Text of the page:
The third quarter earnings season is in full swing, with a bevy of tech companies in the spotlight this week along with the tail end of the financial institutions that got things rolling two weeks ago. The results so far? The stock market’s unimpressive performance since the Q3 season got underway suggests a less than rosy view among analysts and investors. The S&P 500 is down almost ten percent from its year-to-date high on July 31, flirting with that psychologically meaningful threshold for a technical correction (though we may get a reprieve today if the market manages to hold onto its opening gains). From what we have seen so far, though, it’s not that the numbers coming in are uniformly bad – it’s that there are some hits and some misses, but there is also a high expectations bar.
Inflation, Sales and Profits
One of the big themes keeping that expectations bar high is, ironically, the fact that inflation is coming down. Take the case of Procter & Gamble, the consumer goods behemoth. P&G’s standard-issue formula for making money boils down to how much it can sell and at what price. Lately the first part of that formula has been lackluster, with unit volumes flattish in most segments. The price component, though, has been robust as the company’s relentless focus on brand differentiation has enabled it to pass on higher prices to its customers. In its latest management call, though, company executives noted that the runway for major price increases is growing short, with a near-term reversion likely to a more balanced relationship between volume, price and product mix. Partly this is due to the fact that overall inflation continues to trend down, and partly due to expectations widely held among management teams in similar situations to P&G that consumers are becoming more frugal and are likely to spend less than they have been in the past couple years.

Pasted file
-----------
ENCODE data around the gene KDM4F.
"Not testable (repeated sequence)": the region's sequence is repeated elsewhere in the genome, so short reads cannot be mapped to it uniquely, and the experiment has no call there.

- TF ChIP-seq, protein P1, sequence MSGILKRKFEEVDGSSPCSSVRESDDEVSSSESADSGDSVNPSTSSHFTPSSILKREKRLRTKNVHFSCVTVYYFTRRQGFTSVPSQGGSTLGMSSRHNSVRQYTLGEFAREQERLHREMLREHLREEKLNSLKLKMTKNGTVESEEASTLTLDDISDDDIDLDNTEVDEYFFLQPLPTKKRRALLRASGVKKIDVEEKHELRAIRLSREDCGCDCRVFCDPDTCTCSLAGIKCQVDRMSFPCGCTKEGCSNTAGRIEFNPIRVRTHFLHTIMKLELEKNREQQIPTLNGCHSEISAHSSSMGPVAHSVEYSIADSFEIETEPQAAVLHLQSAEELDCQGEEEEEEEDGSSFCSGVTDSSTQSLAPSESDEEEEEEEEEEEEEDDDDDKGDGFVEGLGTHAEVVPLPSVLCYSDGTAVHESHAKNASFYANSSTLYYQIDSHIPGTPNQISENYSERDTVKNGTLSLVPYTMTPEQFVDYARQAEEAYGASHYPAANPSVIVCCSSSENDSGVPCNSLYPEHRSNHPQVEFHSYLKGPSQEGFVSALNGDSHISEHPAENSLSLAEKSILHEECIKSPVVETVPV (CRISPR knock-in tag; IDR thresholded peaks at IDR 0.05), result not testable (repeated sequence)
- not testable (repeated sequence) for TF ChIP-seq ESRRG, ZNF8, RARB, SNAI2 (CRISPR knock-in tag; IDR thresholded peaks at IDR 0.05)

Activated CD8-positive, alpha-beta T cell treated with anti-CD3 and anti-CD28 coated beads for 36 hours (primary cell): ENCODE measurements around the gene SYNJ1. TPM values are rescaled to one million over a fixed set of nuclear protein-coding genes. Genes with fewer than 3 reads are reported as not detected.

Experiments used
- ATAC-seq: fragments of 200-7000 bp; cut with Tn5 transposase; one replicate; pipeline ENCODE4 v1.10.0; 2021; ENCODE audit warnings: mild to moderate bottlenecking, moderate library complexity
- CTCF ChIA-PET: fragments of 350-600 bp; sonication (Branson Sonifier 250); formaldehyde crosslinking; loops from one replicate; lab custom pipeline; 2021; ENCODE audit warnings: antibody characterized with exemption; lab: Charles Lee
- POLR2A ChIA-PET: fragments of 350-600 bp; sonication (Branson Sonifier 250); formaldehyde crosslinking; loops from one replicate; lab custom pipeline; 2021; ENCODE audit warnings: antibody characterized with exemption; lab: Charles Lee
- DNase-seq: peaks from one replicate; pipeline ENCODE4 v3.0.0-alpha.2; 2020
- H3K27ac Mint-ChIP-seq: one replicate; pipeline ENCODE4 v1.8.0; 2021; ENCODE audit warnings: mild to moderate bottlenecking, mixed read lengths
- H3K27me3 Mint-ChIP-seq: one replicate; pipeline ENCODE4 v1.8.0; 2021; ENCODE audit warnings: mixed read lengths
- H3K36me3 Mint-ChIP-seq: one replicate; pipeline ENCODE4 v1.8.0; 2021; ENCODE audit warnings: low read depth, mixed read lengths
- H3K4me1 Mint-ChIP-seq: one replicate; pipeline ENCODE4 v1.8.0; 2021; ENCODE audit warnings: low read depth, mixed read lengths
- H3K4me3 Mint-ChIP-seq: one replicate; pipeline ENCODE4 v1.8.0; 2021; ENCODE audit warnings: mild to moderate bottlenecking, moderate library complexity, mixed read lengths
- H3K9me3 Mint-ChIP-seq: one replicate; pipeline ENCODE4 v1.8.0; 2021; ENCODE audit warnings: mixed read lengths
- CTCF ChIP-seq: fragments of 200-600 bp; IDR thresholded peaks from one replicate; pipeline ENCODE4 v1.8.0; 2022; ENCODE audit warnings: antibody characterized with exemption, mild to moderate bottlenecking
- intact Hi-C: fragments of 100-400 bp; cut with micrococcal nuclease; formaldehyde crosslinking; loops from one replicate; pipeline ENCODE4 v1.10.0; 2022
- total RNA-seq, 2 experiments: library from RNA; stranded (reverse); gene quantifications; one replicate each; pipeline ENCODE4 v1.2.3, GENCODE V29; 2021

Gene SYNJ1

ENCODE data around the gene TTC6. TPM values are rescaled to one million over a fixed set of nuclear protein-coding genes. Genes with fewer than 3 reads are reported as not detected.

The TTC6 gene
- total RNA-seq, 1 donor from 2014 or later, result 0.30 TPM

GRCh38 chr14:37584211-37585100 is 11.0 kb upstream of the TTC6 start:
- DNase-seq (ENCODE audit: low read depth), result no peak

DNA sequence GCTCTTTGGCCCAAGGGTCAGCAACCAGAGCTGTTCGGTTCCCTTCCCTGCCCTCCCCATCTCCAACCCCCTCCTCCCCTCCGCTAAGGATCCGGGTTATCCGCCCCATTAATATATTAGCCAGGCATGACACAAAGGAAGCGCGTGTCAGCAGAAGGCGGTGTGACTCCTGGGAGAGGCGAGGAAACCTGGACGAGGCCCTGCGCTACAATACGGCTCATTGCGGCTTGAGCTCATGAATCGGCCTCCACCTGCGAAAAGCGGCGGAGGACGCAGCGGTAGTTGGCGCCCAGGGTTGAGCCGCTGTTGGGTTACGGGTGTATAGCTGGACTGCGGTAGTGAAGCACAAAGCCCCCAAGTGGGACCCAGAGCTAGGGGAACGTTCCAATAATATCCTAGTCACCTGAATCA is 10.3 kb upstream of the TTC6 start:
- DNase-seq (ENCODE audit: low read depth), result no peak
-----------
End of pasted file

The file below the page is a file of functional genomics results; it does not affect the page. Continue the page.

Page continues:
This trend seems to be causing the analysts who cover these companies to lower their forward expectations. The outlook still looks good for the third quarter, with the expected overall growth rate in S&P 500 earnings per share now standing at 2.45 percent, up from what the same analysts had been predicting a few months ago. But their outlook for the fourth quarter has come down from high single digit growth to low single digit growth, according to FactSet, a market data research firm.
Upside Surprises Keep a-Coming
Might those analysts be underestimating things? After all, 2023 has been a year of one upside surprise after another in the US economy. Most recently, the initial third quarter GDP report that came out yesterday showed real GDP growth of 4.9 percent, far exceeding economists’ consensus estimate and well above what is considered to be the national economy’s baseline growth capacity. The GDP surprise is in line with the continued resilience in the jobs market, consumer spending trends and even somewhat better than expected recent numbers in housing sales. The dramatic rise in interest rates over the past year and a half was supposed to cool the economy by much more than it has so far. That much hoped for soft landing the Fed has been trying to engineer may actually come to pass. If so, the current wobbles in equity markets may prove to be temporary and revert to a more seasonally typical upswing as the holiday season gets under way. We will get a better sense of this later in the earnings season when the bulk of consumer-facing retail companies come out with their reports. For now, though, the expectations bar remains high.